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The City Journals

Photography show celebrated Utah’s imagery and those who capture it

Apr 03, 2018 03:36PM ● By Jana Klopsch

By Joshua Wood | [email protected]


Most Utah residents know about the diverse beauty found throughout the state, but many might not know about the great talent within their communities capturing that beauty. The 2018 Cottonwood Heights Photography Show gave professional and amateur photographers alike the opportunity to display their work at City Hall throughout the month of March

From stunning Utah landscapes to portraits, abstract images and much more, the show displayed a wide variety of stunning images. This year’s show featured 84 entries adorning the walls of City Hall. Visitors could take in expansive Utah landscapes, Italian architecture and a squirrel having a snack all in one section of the show. The diversity of subjects was complemented by the range of techniques used to depict them.

“Everybody’s been blown away just by the quality of the entries this year,” said Cottonwood Heights Arts Council member and event co-organizer Sheila Armstrong.

While source material came from all over the world, Utah’s diverse landscape was brought into sharp focus by participating photographers. The Wave in southern Utah, Silver Lake, aspens changing color and elusive wildlife all shared the spotlight.

Meanwhile, this year’s event saw a new and rare category of photographs. Several entries featured progressions of images of the total solar eclipse from August 2017. “Path of Totality” by Jason Carlton and “Eclipsing the Bend” by Raymond David received honorable mentions for their work.

The drive to capture images of the world around them is something that united the talented photographers entering the event.  Some keep a camera with them most of the time to photograph what they see, while others plan trips around their efforts. For many, it seems to be a blend of both approaches.

“I love capturing beauty where I see it,” said local photographer R. Spencer Robinson, who had multiple entries in the show and received an honorable mention for his peaceful photograph “Charon’s Dock.”

Experienced photographers had the opportunity to display their latest work, while those newer to the medium could join the community of local photographers.

“I started doing (photography) about 10 years ago, and I have this thing about doors,” said Deb Conover. “So I’ve traveled all over doing doors. I’ve probably got thousands of photos of doors.”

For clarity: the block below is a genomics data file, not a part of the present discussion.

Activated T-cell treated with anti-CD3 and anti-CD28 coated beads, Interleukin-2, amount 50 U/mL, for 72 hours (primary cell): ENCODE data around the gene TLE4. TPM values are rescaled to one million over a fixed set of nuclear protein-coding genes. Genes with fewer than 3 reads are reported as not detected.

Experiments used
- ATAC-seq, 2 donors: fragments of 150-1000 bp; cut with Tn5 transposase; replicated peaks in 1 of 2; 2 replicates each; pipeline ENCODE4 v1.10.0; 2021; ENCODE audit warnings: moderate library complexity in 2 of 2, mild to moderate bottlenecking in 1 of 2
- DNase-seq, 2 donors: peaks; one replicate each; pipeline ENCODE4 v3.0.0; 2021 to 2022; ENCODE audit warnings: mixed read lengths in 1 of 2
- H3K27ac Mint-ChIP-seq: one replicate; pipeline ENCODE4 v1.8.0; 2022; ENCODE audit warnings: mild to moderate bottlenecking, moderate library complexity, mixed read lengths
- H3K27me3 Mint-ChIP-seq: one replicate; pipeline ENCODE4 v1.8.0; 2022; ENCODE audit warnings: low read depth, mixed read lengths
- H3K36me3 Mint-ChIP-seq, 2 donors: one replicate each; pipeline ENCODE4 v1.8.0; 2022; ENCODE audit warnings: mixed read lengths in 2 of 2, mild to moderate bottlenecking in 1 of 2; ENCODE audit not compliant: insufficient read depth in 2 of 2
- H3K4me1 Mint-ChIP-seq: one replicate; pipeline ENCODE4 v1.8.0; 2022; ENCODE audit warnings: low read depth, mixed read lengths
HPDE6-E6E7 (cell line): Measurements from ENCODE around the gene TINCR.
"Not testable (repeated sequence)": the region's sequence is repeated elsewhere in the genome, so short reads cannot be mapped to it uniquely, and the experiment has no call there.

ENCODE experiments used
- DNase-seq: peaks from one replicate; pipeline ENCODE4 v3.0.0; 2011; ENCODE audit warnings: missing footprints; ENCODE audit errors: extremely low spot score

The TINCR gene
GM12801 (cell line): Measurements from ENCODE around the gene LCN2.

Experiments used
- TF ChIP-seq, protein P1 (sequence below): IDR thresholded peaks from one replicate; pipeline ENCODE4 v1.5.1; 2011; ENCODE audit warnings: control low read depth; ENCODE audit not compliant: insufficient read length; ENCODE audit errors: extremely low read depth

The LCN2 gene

The photography show also featured young photographers, like Ian Hasebroock, who received an honorable mention for his photograph “Gasoline.” “I decided to use my sister’s camera because my brother and me saw some gasoline on the ground, and I decided to take it,” said Hasebroock.

Hailey Hite received the award for best photo by a youth for her photograph “Endless Honor.” The image demonstrates the power of perspective, depicting rows of sunlit headstones leading into the distance where the Washington Monument stands in view between trees in the mid-distance.

Youth photographers weren’t the only newcomers at the event. “I’ve been doing photography seriously for about 20 months,” said Bryan Anderson. “I started liking a lot of the metal prints I saw up at the Park City gallery, and I thought, ‘Well I want to do big metal prints.’ So I bought a camera for our family and got really into it.” Anderson’s work has paid off quickly as he won the award for best action/sports photograph with his “Light Trails on the S Curve.”

Photographs were on display in the main hall of Cottonwood Heights City Hall all through March. The awards ceremony took place on March 9. The award for Best in Show for a professional photographer went to Richard Ansley for his “Tunnel of Light.” Best in Show in the amateur category went to Raymond David for “Fire in the Sky.” Awards of Merit went to Preston Rowlette’s “A Night in Another World” and Kim Kimura’s “Majestic Reflection.”

Rowlette was also recognized in the nature category for his “Parables of Nature.” Daniel Phinney received Best Landscape honors for “A Day in the Life,” while Rick Kramer won Best Portrait for “Okay, Everyone Look at the Camera.” Brent Howcroft took home the award for Best Architecture Photography for his “LaCaille Restaurant,” and Kerry W. Jones was recognized in the abstract category for “Sugarhouse Textures III.”

Attendees of the awards night got to cast their votes for the People’s Choice Award. That honor went to Tessa Halley for “A Wish.” The Mayor’s Choice Award went to Rick Bergman for “Alstrom Point Sunrise.”

Cottonwood Heights City Hall will host the annual art show in fall 2018, while the photography show will return in early 2018.